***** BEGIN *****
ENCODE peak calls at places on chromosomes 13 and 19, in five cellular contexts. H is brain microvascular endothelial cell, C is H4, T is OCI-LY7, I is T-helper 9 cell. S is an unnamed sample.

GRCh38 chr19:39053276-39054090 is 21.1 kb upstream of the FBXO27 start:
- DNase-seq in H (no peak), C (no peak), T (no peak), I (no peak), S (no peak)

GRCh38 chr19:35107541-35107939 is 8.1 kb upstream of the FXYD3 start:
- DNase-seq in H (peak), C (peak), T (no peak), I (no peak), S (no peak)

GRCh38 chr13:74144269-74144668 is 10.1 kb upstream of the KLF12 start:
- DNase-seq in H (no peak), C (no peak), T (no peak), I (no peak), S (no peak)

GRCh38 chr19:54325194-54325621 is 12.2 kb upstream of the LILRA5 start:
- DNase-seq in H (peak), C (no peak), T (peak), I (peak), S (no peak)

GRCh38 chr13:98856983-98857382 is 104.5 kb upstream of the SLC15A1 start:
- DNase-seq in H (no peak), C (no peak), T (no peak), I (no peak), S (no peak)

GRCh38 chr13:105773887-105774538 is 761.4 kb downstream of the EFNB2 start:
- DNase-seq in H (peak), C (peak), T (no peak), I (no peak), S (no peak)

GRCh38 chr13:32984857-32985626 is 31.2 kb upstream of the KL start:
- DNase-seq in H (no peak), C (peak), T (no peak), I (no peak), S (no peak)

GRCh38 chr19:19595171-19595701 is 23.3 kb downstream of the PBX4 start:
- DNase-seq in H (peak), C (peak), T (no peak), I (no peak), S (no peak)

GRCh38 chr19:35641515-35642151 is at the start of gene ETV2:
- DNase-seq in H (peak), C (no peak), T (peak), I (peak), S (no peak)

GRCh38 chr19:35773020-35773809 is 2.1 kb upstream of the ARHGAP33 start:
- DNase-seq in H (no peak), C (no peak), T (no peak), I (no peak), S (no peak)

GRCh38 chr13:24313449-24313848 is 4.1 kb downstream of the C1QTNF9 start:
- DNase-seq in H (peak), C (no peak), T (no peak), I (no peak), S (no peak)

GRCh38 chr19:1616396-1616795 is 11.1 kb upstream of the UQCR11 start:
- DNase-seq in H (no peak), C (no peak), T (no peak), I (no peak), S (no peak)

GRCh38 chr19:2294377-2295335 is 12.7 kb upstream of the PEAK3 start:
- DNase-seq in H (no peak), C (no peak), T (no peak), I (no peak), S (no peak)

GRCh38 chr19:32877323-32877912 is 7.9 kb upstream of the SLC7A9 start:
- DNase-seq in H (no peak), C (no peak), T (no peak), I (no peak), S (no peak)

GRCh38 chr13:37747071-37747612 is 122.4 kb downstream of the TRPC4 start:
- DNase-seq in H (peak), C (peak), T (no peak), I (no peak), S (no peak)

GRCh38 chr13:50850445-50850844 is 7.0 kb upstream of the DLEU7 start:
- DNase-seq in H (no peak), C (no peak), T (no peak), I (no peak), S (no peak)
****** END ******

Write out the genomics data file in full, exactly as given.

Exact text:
ENCODE peak calls at places on chromosomes 13 and 19, in five cellular contexts. H is brain microvascular endothelial cell, C is H4, T is OCI-LY7, I is T-helper 9 cell. S is an unnamed sample.

GRCh38 chr19:39053276-39054090 is 21.1 kb upstream of the FBXO27 start:
- DNase-seq in H (no peak), C (no peak), T (no peak), I (no peak), S (no peak)

GRCh38 chr19:35107541-35107939 is 8.1 kb upstream of the FXYD3 start:
- DNase-seq in H (peak), C (peak), T (no peak), I (no peak), S (no peak)

GRCh38 chr13:74144269-74144668 is 10.1 kb upstream of the KLF12 start:
- DNase-seq in H (no peak), C (no peak), T (no peak), I (no peak), S (no peak)

GRCh38 chr19:54325194-54325621 is 12.2 kb upstream of the LILRA5 start:
- DNase-seq in H (peak), C (no peak), T (peak), I (peak), S (no peak)

GRCh38 chr13:98856983-98857382 is 104.5 kb upstream of the SLC15A1 start:
- DNase-seq in H (no peak), C (no peak), T (no peak), I (no peak), S (no peak)

GRCh38 chr13:105773887-105774538 is 761.4 kb downstream of the EFNB2 start:
- DNase-seq in H (peak), C (peak), T (no peak), I (no peak), S (no peak)

GRCh38 chr13:32984857-32985626 is 31.2 kb upstream of the KL start:
- DNase-seq in H (no peak), C (peak), T (no peak), I (no peak), S (no peak)

GRCh38 chr19:19595171-19595701 is 23.3 kb downstream of the PBX4 start:
- DNase-seq in H (peak), C (peak), T (no peak), I (no peak), S (no peak)

GRCh38 chr19:35641515-35642151 is at the start of gene ETV2:
- DNase-seq in H (peak), C (no peak), T (peak), I (peak), S (no peak)

GRCh38 chr19:35773020-35773809 is 2.1 kb upstream of the ARHGAP33 start:
- DNase-seq in H (no peak), C (no peak), T (no peak), I (no peak), S (no peak)

GRCh38 chr13:24313449-24313848 is 4.1 kb downstream of the C1QTNF9 start:
- DNase-seq in H (peak), C (no peak), T (no peak), I (no peak), S (no peak)

GRCh38 chr19:1616396-1616795 is 11.1 kb upstream of the UQCR11 start:
- DNase-seq in H (no peak), C (no peak), T (no peak), I (no peak), S (no peak)

GRCh38 chr19:2294377-2295335 is 12.7 kb upstream of the PEAK3 start:
- DNase-seq in H (no peak), C (no peak), T (no peak), I (no peak), S (no peak)

GRCh38 chr19:32877323-32877912 is 7.9 kb upstream of the SLC7A9 start:
- DNase-seq in H (no peak), C (no peak), T (no peak), I (no peak), S (no peak)

GRCh38 chr13:37747071-37747612 is 122.4 kb downstream of the TRPC4 start:
- DNase-seq in H (peak), C (peak), T (no peak), I (no peak), S (no peak)

GRCh38 chr13:50850445-50850844 is 7.0 kb upstream of the DLEU7 start:
- DNase-seq in H (no peak), C (no peak), T (no peak), I (no peak), S (no peak)